Social Networking and Web BrowsingUnlike much of the competition, Sony don't appear to place as much emphasis on either social networking or web browsing. In part, the lack of importance placed on Skype for example, might be a product of the fact that Sony's TVs don't come with built-in cameras yet. However the reality is that with so many other methods available for social networking and web browsing, is anyone really using their TV?
Sony are probably right to place less emphasis on these features but for those that are interested, Facebook and Skype are available, although in the case of the latter you will need to buy the add-on camera. The web browser also works but unlike some of the competition, it isn't as fast and as effective as using a tablet or other device, which is frankly easier.
- Plenty of VoD services
- High quality streaming abilities
- Good central hub
- Well designed EPG
- One-touch works well
- Remote app is impressive
- Some nice 3D content
- Excellent connectivity
- Effective search feature
- No ability to group similar apps
- No second screen on remote app
- Integrated cameras would be useful
Sony Smart TV System 2013 Review
Sony's Entertainment Network for 2013 is a definite improvement on last year, offering all the available features in a single location. Our only complaint would be that all the apps are in one long list, with no filter or groups for related apps and no ability to customise the page. You can also access the SEN page and the Video and Music Unlimited pages from the Home menu page. Whilst Sony's smart TV platform might not be as comprehensive as some of the competition, it wisely concentrates on the kind of features that people will actually use such as video-on-demand and catch-up services.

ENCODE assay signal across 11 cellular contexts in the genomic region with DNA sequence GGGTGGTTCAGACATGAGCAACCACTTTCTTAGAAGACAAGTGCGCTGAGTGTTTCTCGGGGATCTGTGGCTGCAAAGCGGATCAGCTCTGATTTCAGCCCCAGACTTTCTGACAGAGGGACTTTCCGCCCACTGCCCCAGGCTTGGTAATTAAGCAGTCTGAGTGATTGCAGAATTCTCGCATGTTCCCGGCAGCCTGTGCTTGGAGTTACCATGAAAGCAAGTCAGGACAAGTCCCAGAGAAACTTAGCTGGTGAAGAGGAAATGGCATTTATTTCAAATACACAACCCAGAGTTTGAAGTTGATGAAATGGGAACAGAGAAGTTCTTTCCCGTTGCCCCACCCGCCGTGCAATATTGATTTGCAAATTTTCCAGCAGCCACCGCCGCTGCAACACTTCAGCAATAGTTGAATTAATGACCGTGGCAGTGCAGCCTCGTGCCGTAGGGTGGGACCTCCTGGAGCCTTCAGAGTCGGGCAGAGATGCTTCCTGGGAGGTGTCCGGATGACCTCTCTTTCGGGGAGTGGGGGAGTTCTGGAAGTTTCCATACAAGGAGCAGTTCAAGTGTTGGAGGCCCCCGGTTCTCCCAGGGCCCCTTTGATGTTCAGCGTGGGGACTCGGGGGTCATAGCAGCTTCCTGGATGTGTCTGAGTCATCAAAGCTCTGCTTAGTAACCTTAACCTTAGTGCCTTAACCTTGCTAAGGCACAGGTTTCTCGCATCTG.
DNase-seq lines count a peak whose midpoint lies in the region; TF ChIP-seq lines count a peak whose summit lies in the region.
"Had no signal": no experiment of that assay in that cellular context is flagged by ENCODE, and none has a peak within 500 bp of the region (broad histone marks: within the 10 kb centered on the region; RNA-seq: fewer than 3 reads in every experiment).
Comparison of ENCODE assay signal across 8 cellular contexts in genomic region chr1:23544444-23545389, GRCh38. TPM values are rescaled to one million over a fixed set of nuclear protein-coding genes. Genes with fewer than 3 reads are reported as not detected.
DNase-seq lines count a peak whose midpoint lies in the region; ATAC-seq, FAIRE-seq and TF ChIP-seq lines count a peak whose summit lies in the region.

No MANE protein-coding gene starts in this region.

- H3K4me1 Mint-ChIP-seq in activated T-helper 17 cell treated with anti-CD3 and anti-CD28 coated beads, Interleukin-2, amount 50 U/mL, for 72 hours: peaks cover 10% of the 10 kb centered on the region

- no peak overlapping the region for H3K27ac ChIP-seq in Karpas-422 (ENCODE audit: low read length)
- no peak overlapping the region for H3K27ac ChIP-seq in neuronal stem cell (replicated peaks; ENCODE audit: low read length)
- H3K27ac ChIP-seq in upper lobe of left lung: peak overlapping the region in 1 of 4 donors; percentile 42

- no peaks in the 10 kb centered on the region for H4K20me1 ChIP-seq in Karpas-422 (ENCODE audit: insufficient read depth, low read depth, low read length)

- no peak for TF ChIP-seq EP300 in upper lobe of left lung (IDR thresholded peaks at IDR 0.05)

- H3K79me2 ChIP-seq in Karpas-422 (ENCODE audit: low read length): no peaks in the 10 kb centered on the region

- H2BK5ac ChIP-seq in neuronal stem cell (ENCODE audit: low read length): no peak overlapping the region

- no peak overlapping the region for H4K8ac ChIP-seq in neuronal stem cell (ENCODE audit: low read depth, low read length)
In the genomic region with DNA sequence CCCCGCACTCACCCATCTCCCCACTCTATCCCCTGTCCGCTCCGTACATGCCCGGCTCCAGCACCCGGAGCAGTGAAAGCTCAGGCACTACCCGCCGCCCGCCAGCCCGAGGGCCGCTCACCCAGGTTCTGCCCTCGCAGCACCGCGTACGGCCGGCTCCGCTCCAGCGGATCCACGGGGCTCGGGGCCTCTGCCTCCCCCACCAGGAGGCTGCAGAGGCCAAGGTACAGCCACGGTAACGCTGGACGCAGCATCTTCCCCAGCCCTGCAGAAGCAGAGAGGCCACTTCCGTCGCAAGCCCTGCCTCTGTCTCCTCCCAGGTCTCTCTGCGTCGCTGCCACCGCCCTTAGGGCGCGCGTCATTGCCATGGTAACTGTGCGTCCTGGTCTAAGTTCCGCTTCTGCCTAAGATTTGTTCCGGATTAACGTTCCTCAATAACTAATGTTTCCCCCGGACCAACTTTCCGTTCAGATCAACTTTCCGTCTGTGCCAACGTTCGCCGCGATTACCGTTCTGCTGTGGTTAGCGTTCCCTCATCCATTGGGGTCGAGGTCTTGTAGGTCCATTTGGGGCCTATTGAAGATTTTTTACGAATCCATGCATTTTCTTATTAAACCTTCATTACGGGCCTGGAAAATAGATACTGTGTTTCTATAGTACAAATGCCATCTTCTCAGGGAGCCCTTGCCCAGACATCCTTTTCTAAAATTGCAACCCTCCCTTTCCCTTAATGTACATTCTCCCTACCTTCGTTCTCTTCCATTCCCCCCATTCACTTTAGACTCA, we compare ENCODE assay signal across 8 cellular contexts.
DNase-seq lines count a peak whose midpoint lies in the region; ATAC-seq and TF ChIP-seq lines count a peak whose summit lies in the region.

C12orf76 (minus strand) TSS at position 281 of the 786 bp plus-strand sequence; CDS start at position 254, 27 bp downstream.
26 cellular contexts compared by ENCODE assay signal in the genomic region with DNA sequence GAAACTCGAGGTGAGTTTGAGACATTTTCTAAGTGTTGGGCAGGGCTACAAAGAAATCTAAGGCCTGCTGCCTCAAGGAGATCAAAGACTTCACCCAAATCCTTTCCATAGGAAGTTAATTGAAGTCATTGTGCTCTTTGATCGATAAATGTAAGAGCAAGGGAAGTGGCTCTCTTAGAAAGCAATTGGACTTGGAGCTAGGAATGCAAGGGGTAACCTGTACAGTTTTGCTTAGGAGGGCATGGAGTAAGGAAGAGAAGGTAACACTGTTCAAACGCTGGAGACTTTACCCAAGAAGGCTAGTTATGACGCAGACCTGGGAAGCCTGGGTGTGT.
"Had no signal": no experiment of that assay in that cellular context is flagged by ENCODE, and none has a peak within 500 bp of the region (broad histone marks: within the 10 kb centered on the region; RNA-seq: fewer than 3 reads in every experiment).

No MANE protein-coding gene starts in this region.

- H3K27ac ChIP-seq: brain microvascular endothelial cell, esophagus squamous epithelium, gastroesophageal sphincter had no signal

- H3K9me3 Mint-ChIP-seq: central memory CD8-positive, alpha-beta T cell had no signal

As part of this smart TV platform, Sony include their Video Unlimited and Music Unlimited subscription on-demand services. These services give you access to a multitude of Sony Entertainment created content. In addition to Sony’s Video Unlimited service you also have access to numerous video-on-demand services pre-loaded from just about every major provider but for some strange reason, despite being available on the PS3, the 4OD and ITV Player catch-up services are still missing. There's a multitude of other apps available including Sony’s streaming 3D Experience service which has a decent variety of sports, video games and nature clips.
Sony TVs can be connected to your network by either Ethernet or built-in WiFi and then can provide media streaming capabilities with DLNA compliance and excellent file support. Sony's remote app has had an upgrade and is this year is called TV SideView but remains one of the best on the market. TV SideView is freely available for both iOS and Android operating systems and can be used on smartphones and tablets. You can access the EPG, any recorded content, your apps and your home network via the app. The Android version also offers a limited voice control feature. There is an attractive user interface that includes a remote control with either a simplified or full interface. Overall Sony's Smart TV System is very good and whilst it might not be as comprehensive as some others, it does what it needs to do and does it well.
Ease of Use9
Media Playback Quality9
Applications - Software9
Applications - Hardware9
Our Review Ethos